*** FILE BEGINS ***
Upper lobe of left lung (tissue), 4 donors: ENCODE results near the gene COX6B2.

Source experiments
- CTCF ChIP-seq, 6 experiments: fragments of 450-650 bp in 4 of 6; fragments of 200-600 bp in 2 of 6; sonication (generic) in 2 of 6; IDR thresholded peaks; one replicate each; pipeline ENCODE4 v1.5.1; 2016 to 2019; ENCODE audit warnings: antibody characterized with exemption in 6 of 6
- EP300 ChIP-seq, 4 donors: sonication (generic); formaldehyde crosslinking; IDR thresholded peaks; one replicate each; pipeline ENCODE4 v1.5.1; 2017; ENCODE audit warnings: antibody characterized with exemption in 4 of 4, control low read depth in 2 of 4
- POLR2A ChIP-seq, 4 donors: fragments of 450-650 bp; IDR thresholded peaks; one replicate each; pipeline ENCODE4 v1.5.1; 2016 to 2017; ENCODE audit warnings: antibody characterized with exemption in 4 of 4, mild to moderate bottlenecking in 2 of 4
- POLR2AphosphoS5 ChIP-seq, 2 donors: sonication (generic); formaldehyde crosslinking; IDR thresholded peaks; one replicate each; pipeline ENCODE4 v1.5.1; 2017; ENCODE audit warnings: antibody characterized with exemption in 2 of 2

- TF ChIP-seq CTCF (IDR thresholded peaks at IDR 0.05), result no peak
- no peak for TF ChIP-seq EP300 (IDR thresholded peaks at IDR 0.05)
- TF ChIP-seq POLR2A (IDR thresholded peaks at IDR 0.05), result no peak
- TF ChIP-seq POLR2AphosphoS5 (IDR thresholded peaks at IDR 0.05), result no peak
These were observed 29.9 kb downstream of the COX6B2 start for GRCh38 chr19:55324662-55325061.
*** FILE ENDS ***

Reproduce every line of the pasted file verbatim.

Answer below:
Upper lobe of left lung (tissue), 4 donors: ENCODE results near the gene COX6B2.

Source experiments
- CTCF ChIP-seq, 6 experiments: fragments of 450-650 bp in 4 of 6; fragments of 200-600 bp in 2 of 6; sonication (generic) in 2 of 6; IDR thresholded peaks; one replicate each; pipeline ENCODE4 v1.5.1; 2016 to 2019; ENCODE audit warnings: antibody characterized with exemption in 6 of 6
- EP300 ChIP-seq, 4 donors: sonication (generic); formaldehyde crosslinking; IDR thresholded peaks; one replicate each; pipeline ENCODE4 v1.5.1; 2017; ENCODE audit warnings: antibody characterized with exemption in 4 of 4, control low read depth in 2 of 4
- POLR2A ChIP-seq, 4 donors: fragments of 450-650 bp; IDR thresholded peaks; one replicate each; pipeline ENCODE4 v1.5.1; 2016 to 2017; ENCODE audit warnings: antibody characterized with exemption in 4 of 4, mild to moderate bottlenecking in 2 of 4
- POLR2AphosphoS5 ChIP-seq, 2 donors: sonication (generic); formaldehyde crosslinking; IDR thresholded peaks; one replicate each; pipeline ENCODE4 v1.5.1; 2017; ENCODE audit warnings: antibody characterized with exemption in 2 of 2

- TF ChIP-seq CTCF (IDR thresholded peaks at IDR 0.05), result no peak
- no peak for TF ChIP-seq EP300 (IDR thresholded peaks at IDR 0.05)
- TF ChIP-seq POLR2A (IDR thresholded peaks at IDR 0.05), result no peak
- TF ChIP-seq POLR2AphosphoS5 (IDR thresholded peaks at IDR 0.05), result no peak
These were observed 29.9 kb downstream of the COX6B2 start for GRCh38 chr19:55324662-55325061.